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British Pound Slips to 10-Month Low as CPI Misses Mark

The British pound continues to lose ground and has dropped perilously close to the symbolic 1.30 line. In Wednesday’s North American session, the pair is trading at 1.3044, down 0.53% on the day. On the release front, British CPI remained steady at 2.4%, missing the estimate of 2.6%. U.S housing numbers were softer than expected. Building Permits dropped to 1.27 million, shy of the estimate of 1.33 million. Housing Starts fell sharply to 1.17 million, down from 1.35 million. This was well below the estimate of 1.32 million. Later in the day, Federal Reserve Chair Jerome Powell testifies before the House Financial Services Committee. On Thursday, there are key releases on both sides of the border. The UK releases Retail Sales, with the markets braced for a paltry gain of 0.1%. The U.S will publish the Philly Fed Manufacturing Index and unemployment claims.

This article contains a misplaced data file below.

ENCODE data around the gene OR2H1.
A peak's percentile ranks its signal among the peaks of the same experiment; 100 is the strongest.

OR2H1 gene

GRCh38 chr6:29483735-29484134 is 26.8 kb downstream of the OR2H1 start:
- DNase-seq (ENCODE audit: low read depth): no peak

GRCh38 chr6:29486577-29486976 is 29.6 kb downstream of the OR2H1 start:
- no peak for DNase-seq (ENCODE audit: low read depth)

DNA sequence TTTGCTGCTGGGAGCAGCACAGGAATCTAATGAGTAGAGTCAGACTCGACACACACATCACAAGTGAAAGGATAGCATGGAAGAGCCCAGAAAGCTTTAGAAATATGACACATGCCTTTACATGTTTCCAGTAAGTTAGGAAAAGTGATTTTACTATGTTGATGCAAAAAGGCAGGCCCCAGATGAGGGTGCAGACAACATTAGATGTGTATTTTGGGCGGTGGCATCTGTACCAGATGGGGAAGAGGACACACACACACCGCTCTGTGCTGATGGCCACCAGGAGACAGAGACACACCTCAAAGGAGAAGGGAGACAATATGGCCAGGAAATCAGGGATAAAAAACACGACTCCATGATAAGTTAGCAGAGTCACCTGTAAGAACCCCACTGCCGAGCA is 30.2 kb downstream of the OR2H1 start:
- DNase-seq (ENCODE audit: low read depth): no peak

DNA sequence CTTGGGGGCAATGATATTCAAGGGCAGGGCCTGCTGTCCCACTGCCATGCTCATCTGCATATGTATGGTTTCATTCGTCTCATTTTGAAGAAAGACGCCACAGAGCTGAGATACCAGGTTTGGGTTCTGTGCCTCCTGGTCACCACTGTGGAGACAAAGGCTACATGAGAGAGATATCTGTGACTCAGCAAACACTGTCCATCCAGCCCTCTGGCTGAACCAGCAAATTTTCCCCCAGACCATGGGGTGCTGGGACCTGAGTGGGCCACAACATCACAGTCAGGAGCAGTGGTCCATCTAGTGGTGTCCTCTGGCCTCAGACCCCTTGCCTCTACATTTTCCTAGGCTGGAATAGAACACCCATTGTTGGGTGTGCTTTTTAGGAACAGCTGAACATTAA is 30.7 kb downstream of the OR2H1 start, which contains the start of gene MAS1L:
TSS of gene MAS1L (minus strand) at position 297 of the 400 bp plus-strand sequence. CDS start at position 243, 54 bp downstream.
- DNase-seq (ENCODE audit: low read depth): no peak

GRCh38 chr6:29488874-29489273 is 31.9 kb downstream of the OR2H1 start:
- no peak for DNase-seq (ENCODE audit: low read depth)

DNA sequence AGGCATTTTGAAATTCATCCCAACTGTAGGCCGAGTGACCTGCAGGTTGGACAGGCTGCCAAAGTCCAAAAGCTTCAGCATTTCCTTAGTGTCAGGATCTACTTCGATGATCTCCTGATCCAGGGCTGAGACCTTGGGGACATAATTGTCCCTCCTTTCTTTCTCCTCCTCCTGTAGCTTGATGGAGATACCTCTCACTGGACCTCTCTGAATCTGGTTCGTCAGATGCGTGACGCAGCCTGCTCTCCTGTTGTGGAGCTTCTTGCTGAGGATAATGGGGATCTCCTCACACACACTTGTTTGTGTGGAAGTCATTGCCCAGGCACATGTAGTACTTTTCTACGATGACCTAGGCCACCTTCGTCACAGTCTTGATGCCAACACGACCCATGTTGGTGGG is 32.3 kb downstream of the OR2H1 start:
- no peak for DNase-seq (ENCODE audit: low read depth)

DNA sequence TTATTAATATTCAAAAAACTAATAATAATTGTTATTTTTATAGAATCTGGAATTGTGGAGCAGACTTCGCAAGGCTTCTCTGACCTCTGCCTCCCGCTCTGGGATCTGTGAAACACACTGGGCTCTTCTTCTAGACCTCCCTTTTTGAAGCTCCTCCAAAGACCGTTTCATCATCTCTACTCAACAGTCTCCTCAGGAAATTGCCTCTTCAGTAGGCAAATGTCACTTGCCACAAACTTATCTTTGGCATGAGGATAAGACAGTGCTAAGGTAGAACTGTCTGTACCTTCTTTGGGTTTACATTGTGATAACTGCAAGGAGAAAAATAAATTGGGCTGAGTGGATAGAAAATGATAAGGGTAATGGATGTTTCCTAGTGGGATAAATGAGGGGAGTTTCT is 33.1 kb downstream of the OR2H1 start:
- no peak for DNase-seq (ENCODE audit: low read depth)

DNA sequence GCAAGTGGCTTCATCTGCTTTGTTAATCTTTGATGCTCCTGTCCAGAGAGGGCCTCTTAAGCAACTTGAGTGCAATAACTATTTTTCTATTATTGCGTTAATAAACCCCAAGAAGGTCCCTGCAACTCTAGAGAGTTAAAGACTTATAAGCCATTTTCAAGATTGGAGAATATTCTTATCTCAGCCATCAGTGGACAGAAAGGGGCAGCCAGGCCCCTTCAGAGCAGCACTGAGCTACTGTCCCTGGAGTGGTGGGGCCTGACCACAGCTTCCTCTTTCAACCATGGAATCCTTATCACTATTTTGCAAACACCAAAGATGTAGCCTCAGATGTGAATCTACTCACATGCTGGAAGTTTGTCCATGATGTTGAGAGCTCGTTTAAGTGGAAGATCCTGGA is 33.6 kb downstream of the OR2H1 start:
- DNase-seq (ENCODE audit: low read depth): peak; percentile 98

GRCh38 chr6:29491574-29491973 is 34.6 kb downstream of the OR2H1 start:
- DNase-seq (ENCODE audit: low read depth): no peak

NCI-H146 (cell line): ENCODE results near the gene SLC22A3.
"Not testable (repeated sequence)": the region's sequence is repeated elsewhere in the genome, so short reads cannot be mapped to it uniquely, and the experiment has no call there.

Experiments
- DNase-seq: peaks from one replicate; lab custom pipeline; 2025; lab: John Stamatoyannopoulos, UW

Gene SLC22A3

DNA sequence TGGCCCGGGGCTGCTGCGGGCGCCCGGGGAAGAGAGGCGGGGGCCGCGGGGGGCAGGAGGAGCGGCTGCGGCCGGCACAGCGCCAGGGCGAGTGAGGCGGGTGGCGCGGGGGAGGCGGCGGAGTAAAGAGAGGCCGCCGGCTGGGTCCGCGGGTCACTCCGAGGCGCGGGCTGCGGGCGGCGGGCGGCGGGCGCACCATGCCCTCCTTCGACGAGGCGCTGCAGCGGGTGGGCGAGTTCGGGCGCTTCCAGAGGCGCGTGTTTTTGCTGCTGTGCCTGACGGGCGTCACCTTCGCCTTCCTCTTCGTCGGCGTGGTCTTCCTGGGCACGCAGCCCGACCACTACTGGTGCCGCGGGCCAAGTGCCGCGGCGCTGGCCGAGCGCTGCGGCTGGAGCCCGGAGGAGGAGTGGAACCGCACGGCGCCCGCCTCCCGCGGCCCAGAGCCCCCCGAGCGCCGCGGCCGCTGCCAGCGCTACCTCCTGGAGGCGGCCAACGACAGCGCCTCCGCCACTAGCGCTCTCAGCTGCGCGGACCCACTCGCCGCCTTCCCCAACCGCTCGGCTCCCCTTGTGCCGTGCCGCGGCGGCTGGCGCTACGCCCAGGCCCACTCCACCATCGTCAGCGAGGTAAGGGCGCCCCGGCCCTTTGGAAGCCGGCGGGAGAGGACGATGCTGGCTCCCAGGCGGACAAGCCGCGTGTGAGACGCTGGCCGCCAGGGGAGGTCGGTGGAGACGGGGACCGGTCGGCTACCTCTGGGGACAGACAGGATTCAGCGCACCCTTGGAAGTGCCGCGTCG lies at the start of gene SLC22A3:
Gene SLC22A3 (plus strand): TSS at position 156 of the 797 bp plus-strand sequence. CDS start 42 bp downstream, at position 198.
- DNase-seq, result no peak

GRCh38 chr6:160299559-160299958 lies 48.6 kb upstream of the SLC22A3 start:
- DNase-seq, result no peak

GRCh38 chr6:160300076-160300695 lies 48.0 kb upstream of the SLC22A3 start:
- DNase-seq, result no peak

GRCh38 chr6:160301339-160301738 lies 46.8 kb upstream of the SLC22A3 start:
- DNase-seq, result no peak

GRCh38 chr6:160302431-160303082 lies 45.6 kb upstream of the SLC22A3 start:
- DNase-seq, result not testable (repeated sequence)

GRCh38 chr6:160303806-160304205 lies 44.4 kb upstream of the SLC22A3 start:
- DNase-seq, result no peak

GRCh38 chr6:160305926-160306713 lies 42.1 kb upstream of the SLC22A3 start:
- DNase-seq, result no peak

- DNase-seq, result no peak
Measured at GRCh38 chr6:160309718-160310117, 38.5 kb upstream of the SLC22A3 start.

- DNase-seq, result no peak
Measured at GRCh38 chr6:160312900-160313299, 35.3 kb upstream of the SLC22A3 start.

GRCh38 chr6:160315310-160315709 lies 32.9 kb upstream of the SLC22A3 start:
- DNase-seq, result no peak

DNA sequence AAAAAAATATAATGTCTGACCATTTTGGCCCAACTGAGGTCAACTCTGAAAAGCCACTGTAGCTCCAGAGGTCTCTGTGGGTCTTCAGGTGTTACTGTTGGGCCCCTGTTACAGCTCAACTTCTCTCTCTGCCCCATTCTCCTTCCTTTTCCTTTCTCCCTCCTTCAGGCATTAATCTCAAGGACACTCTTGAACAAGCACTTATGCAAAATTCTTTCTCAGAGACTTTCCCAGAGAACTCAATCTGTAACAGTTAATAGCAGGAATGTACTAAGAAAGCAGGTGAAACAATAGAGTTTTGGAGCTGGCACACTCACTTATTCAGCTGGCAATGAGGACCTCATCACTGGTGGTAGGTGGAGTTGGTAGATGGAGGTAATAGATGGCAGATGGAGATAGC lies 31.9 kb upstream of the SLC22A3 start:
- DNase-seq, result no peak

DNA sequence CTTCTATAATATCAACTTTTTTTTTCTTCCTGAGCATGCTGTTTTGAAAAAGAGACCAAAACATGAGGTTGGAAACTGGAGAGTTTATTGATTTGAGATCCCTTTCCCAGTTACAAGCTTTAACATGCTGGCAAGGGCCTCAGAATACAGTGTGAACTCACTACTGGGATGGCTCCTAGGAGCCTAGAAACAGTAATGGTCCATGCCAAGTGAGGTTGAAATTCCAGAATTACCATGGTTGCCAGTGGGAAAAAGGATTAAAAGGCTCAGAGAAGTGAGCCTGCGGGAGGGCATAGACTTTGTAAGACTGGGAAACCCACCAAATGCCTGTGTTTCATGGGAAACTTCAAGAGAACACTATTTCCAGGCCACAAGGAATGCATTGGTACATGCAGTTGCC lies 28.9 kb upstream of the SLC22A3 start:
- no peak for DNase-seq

It’s been a rough week for the pound, which has declined 1.4 percent. Employment data was weaker than expected on Tuesday, and this was followed by a soft CPI on Wednesday. The weak numbers have dampened expectations that the BoE will raise interest rates at its August meeting. With the May government continuing to squabble over Brexit and negotiations with the EU at a standstill, the pound could face further headwinds.

Things are looking rosy for the U.S economy. Consumer spending is strong, the labor market is close to full capacity and inflation continues to move close to the Fed target of 2.0 percent. With this kind of performance, there was no surprise that Fed Chair Jerome Powell sounded bullish on the U.S economy during testimony before the Senate Banking Committee. Powell said that he expected the labor market to remain tight and inflation to stay close to the Fed’s target of 2 percent for the next several years. Powell added that the Fed would continue to gradually raise interest rates. Lawmakers appeared satisfied with current monetary policy, but Powell did face some pointed questions regarding the escalating trade war, which has raised concerns that economy could take a downturn if the tariff battles continue.

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